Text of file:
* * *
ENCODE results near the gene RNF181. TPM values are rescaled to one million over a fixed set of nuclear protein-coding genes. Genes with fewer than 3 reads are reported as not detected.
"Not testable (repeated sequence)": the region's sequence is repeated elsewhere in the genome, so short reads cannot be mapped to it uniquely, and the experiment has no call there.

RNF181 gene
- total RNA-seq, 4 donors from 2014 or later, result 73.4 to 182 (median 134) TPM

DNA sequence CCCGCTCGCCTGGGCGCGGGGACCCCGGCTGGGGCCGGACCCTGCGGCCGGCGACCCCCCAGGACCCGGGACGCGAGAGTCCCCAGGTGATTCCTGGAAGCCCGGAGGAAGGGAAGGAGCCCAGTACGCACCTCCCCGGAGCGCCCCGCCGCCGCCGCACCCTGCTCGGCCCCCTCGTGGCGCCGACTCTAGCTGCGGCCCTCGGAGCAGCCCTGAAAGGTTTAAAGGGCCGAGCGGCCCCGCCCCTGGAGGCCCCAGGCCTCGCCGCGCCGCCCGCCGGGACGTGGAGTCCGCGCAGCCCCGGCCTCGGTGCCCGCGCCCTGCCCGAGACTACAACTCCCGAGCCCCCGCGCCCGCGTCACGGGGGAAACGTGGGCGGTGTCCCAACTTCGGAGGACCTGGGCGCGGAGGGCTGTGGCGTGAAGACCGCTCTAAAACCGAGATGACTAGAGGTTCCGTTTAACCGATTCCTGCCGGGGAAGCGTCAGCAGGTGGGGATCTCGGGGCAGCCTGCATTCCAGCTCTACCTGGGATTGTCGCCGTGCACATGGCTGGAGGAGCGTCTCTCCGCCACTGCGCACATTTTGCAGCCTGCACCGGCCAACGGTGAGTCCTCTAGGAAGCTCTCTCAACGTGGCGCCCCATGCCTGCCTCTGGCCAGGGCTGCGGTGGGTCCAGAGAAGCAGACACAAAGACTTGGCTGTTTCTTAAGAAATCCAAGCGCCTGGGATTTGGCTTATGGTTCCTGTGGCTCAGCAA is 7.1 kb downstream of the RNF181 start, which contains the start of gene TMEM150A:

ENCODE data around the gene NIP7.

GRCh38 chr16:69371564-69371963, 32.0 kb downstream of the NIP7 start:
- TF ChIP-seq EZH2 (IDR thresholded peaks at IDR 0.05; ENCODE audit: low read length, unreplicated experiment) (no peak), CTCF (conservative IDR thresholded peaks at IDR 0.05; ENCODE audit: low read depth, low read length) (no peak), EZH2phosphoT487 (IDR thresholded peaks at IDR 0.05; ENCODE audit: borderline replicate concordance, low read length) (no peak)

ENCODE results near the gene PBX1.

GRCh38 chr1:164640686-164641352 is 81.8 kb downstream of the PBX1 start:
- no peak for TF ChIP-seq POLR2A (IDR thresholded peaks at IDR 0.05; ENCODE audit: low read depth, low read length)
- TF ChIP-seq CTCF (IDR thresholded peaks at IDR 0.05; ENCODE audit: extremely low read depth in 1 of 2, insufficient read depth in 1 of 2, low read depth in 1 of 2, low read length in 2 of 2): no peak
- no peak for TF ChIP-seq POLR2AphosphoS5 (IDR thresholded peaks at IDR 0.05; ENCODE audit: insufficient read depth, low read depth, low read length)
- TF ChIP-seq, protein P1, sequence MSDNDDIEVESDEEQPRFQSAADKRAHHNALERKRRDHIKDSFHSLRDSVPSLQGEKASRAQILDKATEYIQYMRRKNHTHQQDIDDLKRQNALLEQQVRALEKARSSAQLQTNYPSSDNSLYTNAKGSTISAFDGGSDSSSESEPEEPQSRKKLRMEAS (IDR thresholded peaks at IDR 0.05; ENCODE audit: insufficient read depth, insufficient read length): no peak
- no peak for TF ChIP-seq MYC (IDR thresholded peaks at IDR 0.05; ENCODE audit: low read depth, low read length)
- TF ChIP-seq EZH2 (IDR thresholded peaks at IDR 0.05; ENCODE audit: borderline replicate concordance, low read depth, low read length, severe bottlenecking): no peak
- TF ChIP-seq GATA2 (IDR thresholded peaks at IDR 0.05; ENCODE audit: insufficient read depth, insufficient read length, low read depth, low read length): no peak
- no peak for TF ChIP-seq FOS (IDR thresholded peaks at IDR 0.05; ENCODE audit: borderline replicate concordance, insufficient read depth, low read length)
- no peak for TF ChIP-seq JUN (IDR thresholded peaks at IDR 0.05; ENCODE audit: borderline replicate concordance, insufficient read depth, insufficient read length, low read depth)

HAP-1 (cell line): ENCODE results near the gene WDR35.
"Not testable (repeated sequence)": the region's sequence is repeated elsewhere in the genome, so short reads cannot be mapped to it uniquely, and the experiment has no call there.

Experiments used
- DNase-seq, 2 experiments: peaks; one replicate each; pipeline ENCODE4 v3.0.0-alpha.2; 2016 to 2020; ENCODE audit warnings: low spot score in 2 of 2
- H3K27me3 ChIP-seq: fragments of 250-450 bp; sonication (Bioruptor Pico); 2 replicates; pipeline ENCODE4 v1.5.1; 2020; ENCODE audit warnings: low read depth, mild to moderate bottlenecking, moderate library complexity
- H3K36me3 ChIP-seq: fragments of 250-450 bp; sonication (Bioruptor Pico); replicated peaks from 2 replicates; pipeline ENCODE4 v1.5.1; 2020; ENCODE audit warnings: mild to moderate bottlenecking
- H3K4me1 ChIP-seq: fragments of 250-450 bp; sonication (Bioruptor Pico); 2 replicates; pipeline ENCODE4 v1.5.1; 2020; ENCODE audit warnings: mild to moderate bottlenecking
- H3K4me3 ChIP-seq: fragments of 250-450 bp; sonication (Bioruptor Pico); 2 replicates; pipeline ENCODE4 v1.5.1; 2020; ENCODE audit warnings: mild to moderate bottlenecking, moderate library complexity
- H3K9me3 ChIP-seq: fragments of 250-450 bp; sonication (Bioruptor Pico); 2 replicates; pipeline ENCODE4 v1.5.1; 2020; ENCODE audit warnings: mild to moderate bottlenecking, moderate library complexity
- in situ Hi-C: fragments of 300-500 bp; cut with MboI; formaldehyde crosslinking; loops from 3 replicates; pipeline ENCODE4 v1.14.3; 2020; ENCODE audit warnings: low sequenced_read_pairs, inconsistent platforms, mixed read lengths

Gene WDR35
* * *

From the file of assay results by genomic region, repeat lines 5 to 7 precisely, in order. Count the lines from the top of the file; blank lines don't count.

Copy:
DNA sequence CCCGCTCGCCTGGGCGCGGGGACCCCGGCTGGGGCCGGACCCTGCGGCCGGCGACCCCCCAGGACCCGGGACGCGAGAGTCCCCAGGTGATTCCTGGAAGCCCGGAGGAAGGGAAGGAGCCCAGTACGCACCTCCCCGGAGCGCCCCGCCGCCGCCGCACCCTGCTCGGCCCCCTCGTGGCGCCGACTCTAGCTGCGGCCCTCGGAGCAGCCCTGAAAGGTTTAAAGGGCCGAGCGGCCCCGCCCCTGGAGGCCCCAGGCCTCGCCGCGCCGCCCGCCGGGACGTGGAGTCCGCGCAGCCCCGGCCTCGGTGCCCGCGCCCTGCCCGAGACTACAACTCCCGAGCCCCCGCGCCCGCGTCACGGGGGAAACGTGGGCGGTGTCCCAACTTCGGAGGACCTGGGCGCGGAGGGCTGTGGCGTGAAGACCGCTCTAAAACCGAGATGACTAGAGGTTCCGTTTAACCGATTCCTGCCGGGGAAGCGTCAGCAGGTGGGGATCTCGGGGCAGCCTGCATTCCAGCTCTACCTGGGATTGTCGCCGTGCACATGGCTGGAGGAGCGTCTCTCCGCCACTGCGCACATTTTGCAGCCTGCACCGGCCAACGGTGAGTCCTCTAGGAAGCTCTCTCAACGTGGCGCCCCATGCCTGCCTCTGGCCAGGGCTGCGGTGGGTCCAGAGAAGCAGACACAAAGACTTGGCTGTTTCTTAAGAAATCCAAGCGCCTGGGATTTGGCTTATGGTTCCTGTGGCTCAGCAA is 7.1 kb downstream of the RNF181 start, which contains the start of gene TMEM150A:

ENCODE data around the gene NIP7.

GRCh38 chr16:69371564-69371963, 32.0 kb downstream of the NIP7 start: